The nature of the competitive structure and of the relationship between skaters and judges gives rise to several problems as far as judging is concerned. The first is that judges will often — and one could argue even inevitably — come to have favorites among the competitors. This wouldn’t matter if the standards for evaluating performances were entirely objective. But the evaluation of a performance that has any sort of aesthetic component, as figure skating programs do, is to a certain extent subjective, and this leaves room for personal bias to both influence the evaluation of individual performances and to be very difficult to detect. The influence of such biases on judges is usually unconscious. This was very likely the reason for what some fans viewed as the unexpectedly high scores Evan Lysacek received for his lackluster short program in the Skate America competition that was held just last month in Reading, Pennsylvania. “The Lysacek effect,” one fan called it. He’s a former world bronze medalist, the reigning U.S. men’s champion, and the 2007 Four Continents champion, so he’s going to skate well, right? And the fact that he has proven his competitive mettle means he deserves to place well, right?

There is an even more pernicious tendency on the part of some judges, however, to consciously “boost” the scores of skaters who have proven that they can consistently skate at a very high level, but who happen to have an off day when it counts. The logic behind this practice is that you don’t want to penalize such a skater for having an off day, and you don’t want to send some unseasoned skater off to international competition just because he or she happened to have a good day. So the practice of awarding marks based at least partly on reputation grew. It seemed to be ethically defensible to many people because it helped compensate for the unjust nature of the competitive structure of the sport.

No matter how well intentioned, however, the practice is inherently dishonest. Once judges feel they are not constrained to award marks based on the quality of the performance in question, the floodgates open to the influence of myriad inappropriate factors such as sexual orientation, political views, skaters’ personal lives, the ability of their parents or others close to them to make large financial contributions to the sport, and even who coaches them or who choreographs their programs.

Jon Jackson, a former figure skating judge, charges in his book, On Edge, that judges would sometimes even discuss amongst themselves strategies they could employ to make sure the results of a competition were what they considered satisfactory. One way of doing this was to give low marks for what was called “artistic impression,” but which is now called “presentation.”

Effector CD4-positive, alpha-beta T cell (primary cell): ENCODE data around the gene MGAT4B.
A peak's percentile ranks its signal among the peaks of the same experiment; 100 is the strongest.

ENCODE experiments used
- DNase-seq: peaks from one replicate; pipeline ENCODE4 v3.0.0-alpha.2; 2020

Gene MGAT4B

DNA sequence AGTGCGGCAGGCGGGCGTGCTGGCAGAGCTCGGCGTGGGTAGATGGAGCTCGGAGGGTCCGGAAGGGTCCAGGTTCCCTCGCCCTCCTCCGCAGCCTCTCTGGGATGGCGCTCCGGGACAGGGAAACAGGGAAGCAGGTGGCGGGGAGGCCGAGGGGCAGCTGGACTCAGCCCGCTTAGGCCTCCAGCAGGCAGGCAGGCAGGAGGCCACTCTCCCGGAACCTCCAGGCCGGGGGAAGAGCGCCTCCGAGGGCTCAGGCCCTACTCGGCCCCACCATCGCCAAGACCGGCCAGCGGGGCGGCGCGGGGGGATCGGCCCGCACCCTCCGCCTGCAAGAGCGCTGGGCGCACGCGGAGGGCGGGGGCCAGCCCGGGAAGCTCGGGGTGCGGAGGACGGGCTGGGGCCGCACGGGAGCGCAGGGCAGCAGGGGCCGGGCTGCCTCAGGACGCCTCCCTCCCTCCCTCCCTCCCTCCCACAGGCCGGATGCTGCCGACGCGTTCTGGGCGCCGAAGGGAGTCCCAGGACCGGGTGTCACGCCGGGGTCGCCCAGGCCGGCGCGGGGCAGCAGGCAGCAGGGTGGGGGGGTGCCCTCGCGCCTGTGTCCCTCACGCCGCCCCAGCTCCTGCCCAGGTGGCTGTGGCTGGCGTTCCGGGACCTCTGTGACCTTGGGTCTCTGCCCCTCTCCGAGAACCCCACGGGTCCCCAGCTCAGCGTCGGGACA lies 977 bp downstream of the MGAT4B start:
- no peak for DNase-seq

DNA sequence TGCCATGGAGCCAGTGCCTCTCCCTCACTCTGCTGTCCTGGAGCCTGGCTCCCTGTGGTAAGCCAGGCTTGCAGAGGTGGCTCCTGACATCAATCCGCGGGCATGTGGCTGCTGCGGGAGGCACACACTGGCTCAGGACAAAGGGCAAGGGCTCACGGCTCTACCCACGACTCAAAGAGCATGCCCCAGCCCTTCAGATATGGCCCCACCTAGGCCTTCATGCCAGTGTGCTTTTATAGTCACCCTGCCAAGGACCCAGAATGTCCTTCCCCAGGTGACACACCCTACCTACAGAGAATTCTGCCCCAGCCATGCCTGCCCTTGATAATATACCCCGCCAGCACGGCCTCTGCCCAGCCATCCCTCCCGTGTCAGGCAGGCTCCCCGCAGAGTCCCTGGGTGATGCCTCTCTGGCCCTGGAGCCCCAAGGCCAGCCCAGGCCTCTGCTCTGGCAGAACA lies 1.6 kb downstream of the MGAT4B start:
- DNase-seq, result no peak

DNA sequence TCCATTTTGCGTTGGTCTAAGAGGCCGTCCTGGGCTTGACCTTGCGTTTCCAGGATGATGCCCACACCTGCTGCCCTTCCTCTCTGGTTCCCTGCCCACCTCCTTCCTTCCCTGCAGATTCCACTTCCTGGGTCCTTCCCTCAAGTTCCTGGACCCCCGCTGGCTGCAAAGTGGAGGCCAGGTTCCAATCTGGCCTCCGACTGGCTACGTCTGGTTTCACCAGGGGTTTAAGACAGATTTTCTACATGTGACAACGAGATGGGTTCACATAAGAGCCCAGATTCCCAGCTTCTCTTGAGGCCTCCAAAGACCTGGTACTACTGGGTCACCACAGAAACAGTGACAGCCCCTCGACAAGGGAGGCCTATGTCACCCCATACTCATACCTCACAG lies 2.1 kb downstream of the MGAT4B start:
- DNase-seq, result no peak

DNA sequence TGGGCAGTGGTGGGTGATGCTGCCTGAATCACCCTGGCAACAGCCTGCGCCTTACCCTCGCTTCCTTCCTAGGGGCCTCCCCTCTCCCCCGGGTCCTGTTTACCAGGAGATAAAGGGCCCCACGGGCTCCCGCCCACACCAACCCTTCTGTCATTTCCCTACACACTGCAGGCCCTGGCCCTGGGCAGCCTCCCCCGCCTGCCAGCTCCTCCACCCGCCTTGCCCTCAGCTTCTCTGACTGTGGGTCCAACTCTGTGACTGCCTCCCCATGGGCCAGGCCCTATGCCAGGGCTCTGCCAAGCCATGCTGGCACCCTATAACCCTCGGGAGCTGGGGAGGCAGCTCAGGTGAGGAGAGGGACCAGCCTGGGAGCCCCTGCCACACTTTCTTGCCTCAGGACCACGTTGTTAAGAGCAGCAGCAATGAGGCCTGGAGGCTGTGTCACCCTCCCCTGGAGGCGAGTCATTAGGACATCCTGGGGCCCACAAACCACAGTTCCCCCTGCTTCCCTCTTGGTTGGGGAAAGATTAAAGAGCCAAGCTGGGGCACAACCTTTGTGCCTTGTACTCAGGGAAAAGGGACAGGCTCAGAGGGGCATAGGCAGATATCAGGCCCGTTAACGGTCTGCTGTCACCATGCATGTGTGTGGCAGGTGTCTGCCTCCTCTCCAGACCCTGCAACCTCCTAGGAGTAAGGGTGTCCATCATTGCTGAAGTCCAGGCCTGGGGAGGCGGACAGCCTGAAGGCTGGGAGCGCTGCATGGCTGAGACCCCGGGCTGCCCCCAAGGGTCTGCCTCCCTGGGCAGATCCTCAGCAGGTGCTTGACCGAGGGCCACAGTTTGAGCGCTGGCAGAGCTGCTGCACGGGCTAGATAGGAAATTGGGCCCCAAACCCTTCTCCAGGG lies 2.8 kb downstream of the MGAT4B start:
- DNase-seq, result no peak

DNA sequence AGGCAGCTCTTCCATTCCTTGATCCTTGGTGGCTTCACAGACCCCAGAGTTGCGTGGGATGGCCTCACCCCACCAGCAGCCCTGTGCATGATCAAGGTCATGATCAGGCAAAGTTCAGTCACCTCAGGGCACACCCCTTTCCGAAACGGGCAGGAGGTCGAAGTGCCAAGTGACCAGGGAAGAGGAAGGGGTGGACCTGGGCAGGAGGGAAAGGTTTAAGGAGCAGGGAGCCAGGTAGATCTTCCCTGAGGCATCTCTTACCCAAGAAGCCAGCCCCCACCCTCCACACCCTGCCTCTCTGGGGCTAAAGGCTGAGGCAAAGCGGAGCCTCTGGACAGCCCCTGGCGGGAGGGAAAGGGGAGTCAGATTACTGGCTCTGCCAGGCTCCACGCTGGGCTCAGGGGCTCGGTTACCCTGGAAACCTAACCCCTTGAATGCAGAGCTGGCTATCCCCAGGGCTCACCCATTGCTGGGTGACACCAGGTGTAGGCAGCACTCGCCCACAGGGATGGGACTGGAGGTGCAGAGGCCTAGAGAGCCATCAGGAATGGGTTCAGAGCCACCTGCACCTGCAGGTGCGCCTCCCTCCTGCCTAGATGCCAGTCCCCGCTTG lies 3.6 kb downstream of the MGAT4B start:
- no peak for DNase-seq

One is almost irresistibly drawn to the conclusion that some manipulation of this sort lay behind the results of the purportedly Original Dance portion of the ice dancing competition at Skate America. The American team of Kimberly Navarro and Brent Bommentre, who are known for outstanding presentation skills and were the only team to perform a genuinely original dance, received low marks for, yes, presentation. The rest of the field subjected the spectators to a parade of recycled-to-the-point-of-tedium Russian, Greek and Middle Eastern folk dances. (God help me if I have to sit through another Russian folk dance on ice and anyone with the audacity to present it as “original” ought to be taken out Bolshevik fashion and shot.) Navarro and Bommentre, in contrast, gave an electric interpretation of an African tribal dance that had far greater involvement of the upper body than did any of the other teams’ dances. Why didn’t any of the other teams accompany their intricate footwork with similarly mesmerizing gyrations of the torso? Because it’s difficult! There is generally very little movement of the upper body in skating programs, apart from a few gestures made with the arms, because the upper body is a stabilizing element. It is very, very difficult to do what Navarro and Bommentre did. The only other skaters ever to come close are the reigning world ice dancing champions Albena Denkova and Maxim Staviski (who actually use the same choreographer, Natalia Linichuk, as Navarro and Bommentre), and the current world men’s silver medalist Daisuke Takahashi. The judges could not avoid crediting the difficulty of Navarro and Bommentre’s program in terms of the “technical score.” When the presentation score came up, though, it was almost seven points below the technical score. This was a shocker to the audience in the Sovereign Center, and to everyone familiar with the team, because their strength has always been presentation. They are perennial crowd pleasers. Theirs was not simply the most difficult dance of the competition — it was presented so beautifully that it was once again the clear audience favorite. Yet their presentation mark inexplicably sank. It was as if the judges had decided where they wanted this team to place, and, since they had to award them high technical marks, they just deducted those points from the ones they had set aside for presentation, independent of the fact that their presentation was outstanding.